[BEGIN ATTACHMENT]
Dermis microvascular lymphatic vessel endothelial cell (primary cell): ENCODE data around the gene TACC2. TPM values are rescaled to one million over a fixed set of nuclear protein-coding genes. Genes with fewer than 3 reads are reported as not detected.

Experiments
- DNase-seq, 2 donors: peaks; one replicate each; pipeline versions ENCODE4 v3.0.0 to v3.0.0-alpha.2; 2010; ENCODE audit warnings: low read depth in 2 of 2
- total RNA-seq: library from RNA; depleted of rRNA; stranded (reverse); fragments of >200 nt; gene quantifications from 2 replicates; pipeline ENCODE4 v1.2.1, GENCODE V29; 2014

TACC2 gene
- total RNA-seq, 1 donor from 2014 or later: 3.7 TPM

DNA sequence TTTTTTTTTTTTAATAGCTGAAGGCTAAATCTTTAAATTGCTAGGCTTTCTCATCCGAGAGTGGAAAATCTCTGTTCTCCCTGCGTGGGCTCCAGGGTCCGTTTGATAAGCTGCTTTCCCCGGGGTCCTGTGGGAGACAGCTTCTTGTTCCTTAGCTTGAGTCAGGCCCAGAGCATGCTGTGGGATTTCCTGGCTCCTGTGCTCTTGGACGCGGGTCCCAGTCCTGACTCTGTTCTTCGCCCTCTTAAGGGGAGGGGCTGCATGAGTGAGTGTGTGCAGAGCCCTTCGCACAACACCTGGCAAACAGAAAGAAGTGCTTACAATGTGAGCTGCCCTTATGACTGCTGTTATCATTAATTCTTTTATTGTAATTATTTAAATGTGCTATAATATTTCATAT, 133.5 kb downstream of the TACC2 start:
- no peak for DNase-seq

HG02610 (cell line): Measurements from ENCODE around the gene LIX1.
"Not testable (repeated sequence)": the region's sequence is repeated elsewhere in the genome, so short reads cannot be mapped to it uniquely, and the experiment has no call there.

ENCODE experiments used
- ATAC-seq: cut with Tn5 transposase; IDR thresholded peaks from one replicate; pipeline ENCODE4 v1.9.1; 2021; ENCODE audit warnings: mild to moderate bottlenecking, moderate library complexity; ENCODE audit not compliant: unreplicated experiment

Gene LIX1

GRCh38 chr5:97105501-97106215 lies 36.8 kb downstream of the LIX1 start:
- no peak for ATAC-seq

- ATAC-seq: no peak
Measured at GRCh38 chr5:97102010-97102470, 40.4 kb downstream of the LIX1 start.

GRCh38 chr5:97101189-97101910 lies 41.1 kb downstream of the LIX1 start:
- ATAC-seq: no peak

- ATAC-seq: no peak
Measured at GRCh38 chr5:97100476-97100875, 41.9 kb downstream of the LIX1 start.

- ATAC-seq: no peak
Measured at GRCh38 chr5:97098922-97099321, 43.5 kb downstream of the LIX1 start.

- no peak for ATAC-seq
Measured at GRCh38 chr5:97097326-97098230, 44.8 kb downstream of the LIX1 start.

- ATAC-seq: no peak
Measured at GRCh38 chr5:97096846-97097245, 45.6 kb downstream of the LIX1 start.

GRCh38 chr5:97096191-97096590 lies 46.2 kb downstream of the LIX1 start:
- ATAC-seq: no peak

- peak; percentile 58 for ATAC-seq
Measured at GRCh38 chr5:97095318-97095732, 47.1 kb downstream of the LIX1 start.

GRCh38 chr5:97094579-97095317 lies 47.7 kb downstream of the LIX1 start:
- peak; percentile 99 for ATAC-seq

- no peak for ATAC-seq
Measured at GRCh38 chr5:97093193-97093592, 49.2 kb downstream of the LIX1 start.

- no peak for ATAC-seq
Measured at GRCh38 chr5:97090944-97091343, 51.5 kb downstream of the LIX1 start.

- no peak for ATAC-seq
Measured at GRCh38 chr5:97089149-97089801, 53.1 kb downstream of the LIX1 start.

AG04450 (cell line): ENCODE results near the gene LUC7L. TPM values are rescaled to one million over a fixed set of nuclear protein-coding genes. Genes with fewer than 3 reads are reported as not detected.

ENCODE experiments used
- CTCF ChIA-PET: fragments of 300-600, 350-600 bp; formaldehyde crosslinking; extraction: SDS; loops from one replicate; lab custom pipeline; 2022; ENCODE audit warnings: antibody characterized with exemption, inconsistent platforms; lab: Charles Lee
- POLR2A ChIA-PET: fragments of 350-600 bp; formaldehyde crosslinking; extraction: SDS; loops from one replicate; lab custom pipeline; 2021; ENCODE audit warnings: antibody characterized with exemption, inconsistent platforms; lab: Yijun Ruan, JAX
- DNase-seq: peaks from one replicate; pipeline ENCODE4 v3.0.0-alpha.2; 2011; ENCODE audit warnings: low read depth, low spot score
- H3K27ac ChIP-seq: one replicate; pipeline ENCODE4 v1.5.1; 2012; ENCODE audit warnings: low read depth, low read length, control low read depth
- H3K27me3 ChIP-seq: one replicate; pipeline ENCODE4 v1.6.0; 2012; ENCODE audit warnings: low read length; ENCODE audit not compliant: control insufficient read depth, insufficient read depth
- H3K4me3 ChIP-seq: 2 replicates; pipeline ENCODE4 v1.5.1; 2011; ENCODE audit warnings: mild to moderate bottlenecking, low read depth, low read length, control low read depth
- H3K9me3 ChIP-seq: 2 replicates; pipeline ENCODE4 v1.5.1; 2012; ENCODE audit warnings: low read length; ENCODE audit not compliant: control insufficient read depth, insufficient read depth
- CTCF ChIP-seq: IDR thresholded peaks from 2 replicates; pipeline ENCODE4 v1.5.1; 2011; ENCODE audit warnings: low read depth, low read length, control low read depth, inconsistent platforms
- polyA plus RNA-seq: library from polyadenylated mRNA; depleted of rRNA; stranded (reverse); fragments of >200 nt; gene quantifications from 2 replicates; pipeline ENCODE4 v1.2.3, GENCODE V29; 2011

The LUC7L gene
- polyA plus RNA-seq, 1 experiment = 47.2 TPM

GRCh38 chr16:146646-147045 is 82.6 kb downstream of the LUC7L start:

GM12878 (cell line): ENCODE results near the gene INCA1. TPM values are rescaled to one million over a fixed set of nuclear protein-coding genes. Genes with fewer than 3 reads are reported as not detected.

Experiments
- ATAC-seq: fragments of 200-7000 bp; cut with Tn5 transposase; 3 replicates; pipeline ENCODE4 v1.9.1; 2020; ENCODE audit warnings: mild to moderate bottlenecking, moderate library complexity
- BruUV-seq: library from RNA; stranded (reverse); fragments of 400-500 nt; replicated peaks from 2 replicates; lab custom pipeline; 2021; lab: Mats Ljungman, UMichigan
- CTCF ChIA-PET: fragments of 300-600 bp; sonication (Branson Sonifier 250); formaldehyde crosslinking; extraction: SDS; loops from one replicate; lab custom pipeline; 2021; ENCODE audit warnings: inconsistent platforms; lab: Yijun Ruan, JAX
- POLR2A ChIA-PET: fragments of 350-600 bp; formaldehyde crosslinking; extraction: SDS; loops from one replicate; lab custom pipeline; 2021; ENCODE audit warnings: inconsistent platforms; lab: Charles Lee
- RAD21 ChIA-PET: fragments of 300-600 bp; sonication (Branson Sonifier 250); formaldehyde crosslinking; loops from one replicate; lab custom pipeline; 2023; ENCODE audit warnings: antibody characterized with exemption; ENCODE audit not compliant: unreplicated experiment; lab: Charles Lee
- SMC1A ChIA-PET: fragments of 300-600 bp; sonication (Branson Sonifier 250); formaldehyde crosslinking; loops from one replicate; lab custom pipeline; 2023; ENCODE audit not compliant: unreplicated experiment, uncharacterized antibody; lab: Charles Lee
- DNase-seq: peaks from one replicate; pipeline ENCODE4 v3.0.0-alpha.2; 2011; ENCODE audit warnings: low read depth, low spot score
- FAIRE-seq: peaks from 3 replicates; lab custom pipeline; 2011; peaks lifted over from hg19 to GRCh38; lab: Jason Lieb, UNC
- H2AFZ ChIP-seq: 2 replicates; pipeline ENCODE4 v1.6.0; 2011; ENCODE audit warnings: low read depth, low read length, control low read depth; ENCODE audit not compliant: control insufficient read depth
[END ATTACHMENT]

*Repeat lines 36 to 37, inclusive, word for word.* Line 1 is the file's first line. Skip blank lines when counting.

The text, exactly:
- no peak for ATAC-seq
Measured at GRCh38 chr5:97090944-97091343, 51.5 kb downstream of the LIX1 start.